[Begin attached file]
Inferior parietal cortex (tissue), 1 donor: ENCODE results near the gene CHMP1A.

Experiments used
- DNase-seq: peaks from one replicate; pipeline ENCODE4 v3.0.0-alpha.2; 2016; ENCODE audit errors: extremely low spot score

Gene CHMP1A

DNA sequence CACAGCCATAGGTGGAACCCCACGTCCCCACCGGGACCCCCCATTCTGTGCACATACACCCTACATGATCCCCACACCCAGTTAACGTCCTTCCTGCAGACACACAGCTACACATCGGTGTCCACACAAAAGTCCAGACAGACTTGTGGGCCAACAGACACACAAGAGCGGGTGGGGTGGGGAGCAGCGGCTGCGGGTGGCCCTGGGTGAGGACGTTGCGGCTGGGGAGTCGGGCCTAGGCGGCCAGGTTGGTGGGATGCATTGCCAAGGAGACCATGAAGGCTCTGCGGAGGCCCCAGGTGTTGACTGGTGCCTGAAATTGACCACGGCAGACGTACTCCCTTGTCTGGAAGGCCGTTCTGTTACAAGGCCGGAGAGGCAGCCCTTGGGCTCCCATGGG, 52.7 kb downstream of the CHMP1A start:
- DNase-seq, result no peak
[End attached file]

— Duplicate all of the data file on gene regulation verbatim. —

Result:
Inferior parietal cortex (tissue), 1 donor: ENCODE results near the gene CHMP1A.

Experiments used
- DNase-seq: peaks from one replicate; pipeline ENCODE4 v3.0.0-alpha.2; 2016; ENCODE audit errors: extremely low spot score

Gene CHMP1A

DNA sequence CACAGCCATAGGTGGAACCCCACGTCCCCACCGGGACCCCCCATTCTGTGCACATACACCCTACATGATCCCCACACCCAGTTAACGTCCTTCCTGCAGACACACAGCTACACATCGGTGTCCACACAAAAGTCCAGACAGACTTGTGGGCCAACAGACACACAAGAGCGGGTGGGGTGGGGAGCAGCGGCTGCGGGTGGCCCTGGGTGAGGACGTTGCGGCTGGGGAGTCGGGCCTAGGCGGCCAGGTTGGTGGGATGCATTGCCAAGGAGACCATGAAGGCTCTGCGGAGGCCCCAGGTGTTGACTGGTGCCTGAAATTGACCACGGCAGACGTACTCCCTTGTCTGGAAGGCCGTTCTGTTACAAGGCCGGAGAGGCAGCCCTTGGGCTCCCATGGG, 52.7 kb downstream of the CHMP1A start:
- DNase-seq, result no peak